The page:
can send me your contact number.
Thanks for all these eye opening facts about fd. But still I want to know more about debt fund.how it opens .and its benefits.
The process to invest in Debt Fund is same as normal Mutual fund. You can read more about investing in Mutual fund here. Debt funds are more tax efficient especially for duration of more than 3 years.
The inflation is not constant and presently it is expected to dip down , thus the above comparison may not hold good ,whereas the other market related options are very jittery. Please suggest the best investment option for the senior citizens
As the inflation comes down so does the interest rates offered on bank fixed deposits, so you would not really make money in FDs. The best that can happen is very marginal returns over inflation and after taking tax in picture even that is difficult.
For regular income – Senior Citizens’ Savings Scheme is a good option. Other than this you can invest in Debt Mutual Funds which is more tax efficient. But for long term you have to invest in equities directly or through mutual funds to beat inflation. So putting a part of portfolio which is going to be used after 10 years, its good idea to go with equities.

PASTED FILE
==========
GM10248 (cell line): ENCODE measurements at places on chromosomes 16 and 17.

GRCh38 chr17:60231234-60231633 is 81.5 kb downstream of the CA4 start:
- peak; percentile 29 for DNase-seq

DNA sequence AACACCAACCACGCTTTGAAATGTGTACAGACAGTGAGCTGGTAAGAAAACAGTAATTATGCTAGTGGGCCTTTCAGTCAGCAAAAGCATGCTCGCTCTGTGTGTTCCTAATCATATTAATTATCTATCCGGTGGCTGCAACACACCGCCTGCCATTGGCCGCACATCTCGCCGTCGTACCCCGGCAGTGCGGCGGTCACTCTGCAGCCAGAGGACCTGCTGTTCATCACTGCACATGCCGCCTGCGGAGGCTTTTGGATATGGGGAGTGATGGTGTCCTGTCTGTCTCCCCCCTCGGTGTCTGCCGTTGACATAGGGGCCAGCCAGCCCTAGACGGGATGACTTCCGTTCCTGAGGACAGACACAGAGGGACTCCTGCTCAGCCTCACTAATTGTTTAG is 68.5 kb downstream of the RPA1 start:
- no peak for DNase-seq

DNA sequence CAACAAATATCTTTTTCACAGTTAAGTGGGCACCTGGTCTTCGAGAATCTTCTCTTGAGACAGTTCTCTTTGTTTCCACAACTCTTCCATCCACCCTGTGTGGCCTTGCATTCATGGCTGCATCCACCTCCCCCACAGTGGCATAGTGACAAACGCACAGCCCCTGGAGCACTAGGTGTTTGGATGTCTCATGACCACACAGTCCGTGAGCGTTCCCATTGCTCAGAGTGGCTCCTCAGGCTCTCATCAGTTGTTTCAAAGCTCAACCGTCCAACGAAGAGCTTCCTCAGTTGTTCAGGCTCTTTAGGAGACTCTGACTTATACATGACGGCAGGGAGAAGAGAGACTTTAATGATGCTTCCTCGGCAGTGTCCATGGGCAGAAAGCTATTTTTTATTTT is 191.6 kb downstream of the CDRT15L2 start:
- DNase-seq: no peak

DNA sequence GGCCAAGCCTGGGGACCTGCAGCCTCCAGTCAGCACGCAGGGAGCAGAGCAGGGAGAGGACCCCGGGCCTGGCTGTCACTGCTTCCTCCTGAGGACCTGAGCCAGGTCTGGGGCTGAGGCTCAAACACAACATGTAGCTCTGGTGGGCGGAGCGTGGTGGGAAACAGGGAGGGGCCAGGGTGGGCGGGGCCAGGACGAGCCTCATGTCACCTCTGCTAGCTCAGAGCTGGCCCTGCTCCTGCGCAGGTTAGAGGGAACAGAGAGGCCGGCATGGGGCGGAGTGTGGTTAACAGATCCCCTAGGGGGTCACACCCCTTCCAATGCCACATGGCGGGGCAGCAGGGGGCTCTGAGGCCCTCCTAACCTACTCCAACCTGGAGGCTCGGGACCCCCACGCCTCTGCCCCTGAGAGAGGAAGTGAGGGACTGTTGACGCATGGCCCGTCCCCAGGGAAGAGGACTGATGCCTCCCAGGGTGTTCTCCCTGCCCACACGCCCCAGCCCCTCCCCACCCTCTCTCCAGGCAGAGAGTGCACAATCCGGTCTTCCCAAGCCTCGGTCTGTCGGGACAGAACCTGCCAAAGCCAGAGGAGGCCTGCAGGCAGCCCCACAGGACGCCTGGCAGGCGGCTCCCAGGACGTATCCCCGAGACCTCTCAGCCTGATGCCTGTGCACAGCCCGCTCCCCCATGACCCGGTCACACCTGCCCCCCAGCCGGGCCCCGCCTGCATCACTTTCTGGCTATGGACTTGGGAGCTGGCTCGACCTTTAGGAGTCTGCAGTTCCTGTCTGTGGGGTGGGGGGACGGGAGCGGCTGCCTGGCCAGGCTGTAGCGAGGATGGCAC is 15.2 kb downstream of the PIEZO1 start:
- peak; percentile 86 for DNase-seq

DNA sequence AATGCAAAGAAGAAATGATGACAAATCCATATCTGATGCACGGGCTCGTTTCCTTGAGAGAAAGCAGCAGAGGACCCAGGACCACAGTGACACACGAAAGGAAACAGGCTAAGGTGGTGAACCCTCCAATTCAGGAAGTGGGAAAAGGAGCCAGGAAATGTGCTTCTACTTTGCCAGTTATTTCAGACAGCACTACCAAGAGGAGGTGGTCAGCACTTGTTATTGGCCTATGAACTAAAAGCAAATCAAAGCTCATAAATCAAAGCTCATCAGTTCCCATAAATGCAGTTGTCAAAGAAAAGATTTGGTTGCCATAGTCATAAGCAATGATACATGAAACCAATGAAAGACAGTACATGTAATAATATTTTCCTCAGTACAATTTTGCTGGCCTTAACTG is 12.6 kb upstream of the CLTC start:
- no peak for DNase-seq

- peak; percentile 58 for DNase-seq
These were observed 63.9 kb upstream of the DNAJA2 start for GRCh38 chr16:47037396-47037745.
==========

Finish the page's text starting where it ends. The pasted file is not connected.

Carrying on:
Good article Amit. Investors generally tend to see the FD rates and does not compare what they are getting above inflation rate. Such comparison helps in realising how we are loosing money.
Agreed Suresh 🙂
I knew that FD is not the best of investment but didn’t realize I was loosing money. This is an eye opener for me.
Thanks you like it! So where are you going to invest if not FD?
But what about 5-year FD? is that also disadvantegous?
In most cases inflation is higher than fixed deposit returns after tax. So you would loose money irrespective of FD tenure.